Those are 3 practical reasons why we should try our best to wear traditional clothes to Gurdwara and Sangat. I understand its not always possible as we may be coming straight from school – I myself often come in western clothes when I drop by on my way from work. I think its more important to go into sangat at all, than to worrying about what you’re wearing. But we can still try our best to change if the clothes are available. Some people even keep a shawl or chunni in the car in case they go and don’t have proper clothes. And it’s true that other clothes can also be simple, modest, and comfortable too. But if most people expect women to be dressed modestly and in suits when they come to gurdwara, then guys should be expected to wear Kurtay too. Why is it okay for us to wear pants but not girls? It’s not really fair to have a double standard like that.
This is not just about practicality or identity, our dress affects our focus and mindset too. Why else do so many different activities require special ways of dress? When we go to learn karate or any other martial art, we have to wear a special uniform. When we work in a professional environment, we dress formally. When we go to PE, or yoga, we are supposed to wear certain clothes. Police officers, and firemen all have special uniforms. Why then, shouldn’t we wear certain kinds of clothes to Gurdwara to put us in the right mindset, help us focus, so that we can be comfortable when receiving the Guru’s teachings? When you are dressed for a certain activity, you might be slightly more aware of your language and behavior than if you were not.Wearing our cultural clothes not only helps us avoid distractions and discomfort, it also puts us in the right mindset.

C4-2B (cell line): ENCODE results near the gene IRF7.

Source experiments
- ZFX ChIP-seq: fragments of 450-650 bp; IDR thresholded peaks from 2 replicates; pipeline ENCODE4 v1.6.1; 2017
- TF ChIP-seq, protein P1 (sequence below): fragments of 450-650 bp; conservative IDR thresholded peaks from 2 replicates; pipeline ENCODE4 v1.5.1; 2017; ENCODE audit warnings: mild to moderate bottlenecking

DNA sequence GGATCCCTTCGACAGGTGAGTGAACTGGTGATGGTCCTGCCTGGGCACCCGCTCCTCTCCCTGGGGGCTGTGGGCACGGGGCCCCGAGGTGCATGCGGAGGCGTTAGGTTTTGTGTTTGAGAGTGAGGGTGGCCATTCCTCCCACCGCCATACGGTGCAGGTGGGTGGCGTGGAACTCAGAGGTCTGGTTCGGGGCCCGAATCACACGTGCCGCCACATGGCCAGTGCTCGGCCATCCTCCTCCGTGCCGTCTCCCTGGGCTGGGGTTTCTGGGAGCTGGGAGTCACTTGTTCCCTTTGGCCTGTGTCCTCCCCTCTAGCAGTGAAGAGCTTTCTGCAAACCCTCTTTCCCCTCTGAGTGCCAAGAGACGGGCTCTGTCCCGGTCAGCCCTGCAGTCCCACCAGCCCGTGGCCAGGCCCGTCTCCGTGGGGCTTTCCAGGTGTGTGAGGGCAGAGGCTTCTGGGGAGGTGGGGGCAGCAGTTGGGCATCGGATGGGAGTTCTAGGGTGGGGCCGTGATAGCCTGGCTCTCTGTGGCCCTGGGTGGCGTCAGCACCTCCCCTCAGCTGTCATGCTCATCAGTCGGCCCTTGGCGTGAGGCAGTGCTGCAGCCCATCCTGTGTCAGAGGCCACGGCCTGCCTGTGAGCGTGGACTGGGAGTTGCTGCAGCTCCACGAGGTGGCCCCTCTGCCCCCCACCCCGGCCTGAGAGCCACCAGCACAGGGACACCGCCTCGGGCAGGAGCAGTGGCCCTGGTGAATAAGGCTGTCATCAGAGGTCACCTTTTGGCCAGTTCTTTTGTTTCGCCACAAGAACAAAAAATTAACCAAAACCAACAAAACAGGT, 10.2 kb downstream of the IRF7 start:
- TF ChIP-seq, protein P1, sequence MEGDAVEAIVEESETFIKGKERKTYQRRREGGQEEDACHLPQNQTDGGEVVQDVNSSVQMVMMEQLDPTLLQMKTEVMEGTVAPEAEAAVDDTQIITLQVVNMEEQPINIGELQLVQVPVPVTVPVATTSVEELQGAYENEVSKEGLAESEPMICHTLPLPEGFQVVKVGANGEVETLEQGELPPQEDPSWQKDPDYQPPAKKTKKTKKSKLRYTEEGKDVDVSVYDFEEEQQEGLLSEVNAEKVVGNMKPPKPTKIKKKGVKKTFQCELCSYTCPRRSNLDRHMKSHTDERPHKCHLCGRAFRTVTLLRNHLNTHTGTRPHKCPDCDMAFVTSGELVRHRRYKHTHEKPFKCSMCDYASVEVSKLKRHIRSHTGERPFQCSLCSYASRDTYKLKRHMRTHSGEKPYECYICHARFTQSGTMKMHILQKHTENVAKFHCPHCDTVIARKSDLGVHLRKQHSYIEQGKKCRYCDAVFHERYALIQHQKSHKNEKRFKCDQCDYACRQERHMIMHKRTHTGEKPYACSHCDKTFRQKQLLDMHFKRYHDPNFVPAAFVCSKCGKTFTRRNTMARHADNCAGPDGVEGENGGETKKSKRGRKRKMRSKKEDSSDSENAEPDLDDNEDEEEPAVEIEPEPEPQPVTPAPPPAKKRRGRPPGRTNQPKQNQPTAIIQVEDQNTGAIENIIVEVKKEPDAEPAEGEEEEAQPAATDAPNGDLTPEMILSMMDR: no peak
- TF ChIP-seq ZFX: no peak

I didn’t want this to get too long so I’m leaving discussions about baana/chola and some other reasons for a later article. Once again, I don’t mean to be preachy or to offend anyone – I’m just sharing some thoughts. I think we as a community need to re-evaluate ourselves and our goals in coming to the Gurdwara. Are we just attending as a ritual, or to see our friends or have langar? Or are we coming to learn something, do seva, and seek the blessings of the Guru and Sangat? I have to admit that it’s very easy to lose sight of our primary objective and get distracted. So let’s all try our best to maintain a level of awareness and consideration that will enable us to reap the maximum benefit of joining saadhsangat and being in the presence of Guru Ji.